It's this simple:

The Cincinnati Bengals' special teams played a winning Super Bowl game for 60 minutes. Their defense played a winning Super Bowl game for 57.Their offense did not play a winning Super Bowl game. Their MVP quarterback and their very hot running back came up small in the big one. Their offense - maybe, just maybe - played a winning preseason game.

That is what had offensive coordinator Bruce Coslet fuming in the dank tunnel outside the Bengals' losing locker room Sunday night.

"Quite frankly," Coslet said after San Francisco's 20-16 win in Super Bowl XXIII, "our offense didn't carry its weight today. The play-calling was excellent, mine and Sam's. On our first 10 possessions, we have five runs and five passes on first down. That's balance."

Coslet was particularly upset that the Bengals had to settle for a 43-yard field goal in the third quarter after holding the ball for 13 plays.

"Figure that one out," he said. "We've got to take that in. That's the problem we had last year. I thought we solved those problems. But we did some stupid stuff, and I'm not happy at all with our performance ....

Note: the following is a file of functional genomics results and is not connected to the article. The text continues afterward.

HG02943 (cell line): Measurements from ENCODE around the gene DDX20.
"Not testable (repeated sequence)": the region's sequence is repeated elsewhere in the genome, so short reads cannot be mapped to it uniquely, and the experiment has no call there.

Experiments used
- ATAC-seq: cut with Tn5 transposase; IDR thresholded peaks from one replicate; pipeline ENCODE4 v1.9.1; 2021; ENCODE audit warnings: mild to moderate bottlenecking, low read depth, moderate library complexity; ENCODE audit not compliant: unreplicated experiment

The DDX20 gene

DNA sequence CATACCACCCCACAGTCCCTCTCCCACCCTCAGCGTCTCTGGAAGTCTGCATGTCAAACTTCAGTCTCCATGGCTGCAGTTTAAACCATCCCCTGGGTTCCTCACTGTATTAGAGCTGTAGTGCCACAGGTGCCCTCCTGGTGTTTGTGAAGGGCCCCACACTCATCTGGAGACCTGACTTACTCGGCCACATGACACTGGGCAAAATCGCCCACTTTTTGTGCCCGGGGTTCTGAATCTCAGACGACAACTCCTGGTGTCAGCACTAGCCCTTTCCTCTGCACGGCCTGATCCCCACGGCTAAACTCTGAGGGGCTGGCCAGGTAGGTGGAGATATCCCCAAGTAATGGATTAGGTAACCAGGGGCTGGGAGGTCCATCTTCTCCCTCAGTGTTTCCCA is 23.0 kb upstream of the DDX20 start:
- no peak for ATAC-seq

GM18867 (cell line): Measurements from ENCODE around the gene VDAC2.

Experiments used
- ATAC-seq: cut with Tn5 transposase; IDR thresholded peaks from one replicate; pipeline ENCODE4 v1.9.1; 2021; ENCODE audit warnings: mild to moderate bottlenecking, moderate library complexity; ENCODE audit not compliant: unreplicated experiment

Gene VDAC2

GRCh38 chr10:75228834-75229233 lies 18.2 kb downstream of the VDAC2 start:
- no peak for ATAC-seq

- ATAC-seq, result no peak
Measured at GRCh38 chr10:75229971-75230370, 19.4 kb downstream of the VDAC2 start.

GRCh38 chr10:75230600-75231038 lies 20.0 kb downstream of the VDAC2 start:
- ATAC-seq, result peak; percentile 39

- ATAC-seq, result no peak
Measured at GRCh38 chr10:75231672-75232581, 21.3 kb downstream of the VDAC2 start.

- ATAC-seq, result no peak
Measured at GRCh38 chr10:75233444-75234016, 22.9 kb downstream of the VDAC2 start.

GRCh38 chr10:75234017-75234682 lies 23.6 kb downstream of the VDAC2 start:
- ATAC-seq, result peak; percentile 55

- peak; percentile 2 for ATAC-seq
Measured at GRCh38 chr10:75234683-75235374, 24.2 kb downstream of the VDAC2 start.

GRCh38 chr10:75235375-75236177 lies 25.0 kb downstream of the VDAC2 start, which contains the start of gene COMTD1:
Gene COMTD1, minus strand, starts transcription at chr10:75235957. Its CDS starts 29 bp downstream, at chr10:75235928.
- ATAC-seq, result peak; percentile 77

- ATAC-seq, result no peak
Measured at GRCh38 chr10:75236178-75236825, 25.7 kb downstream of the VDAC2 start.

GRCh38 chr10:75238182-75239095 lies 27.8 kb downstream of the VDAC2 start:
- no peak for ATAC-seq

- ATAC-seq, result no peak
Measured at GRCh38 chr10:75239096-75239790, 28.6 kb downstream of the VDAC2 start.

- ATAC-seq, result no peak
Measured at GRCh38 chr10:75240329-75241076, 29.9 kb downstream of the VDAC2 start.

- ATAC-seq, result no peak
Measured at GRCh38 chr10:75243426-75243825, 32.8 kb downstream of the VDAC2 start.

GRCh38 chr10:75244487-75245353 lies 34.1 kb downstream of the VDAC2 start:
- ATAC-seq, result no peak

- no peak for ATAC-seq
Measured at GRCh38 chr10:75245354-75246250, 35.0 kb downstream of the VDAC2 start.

"That was not the Cincinnati Bengals out there. That was ridiculous."

Of all that was unexpected Sunday, the most unexpected was the failure of the Bengals' offense to score a touchdown. This is the team that scored 59 touchdown in the regular season and six more in two playoff games. In Super Bowl XXIII, they scored three field goals.

They had 12 possessions, and got into 49ers' territory three times.

The incredible thing is, they almost won.

The offense sputtered for two reasons:

-The failure of the passing game, a failure that was also evident in the playoffs. The most amazing statistic of this postseason is that Boomer Esiason, the league's MVP, threw for 346 yards in the three postseason games. Sunday, Joe Montana had 357. This game was Boomer's stage, his chance to prove his greatness once and for all. He didn't do it.

Esiason (11 for 25, 144 yards, no touchdowns, one interception) was plagued by his receivers' rounding off their routes, by his aching left shoulder and right ankle, and by a left index finger that was sprained a month ago and still isn't right.

-The Bengals lived by the run so long they forgot what made them good: a diversified attack. "When you run for so long," said one offensive player, "and then you have to pass all of a sudden, you can't just make a U-turn and expect it to work."

They'd lived on Ickey Woods' five straight 100-yard-plus rushing games. But Sunday, Woods rushed on successive plays only twice, and he carried 20 times for 79 yards.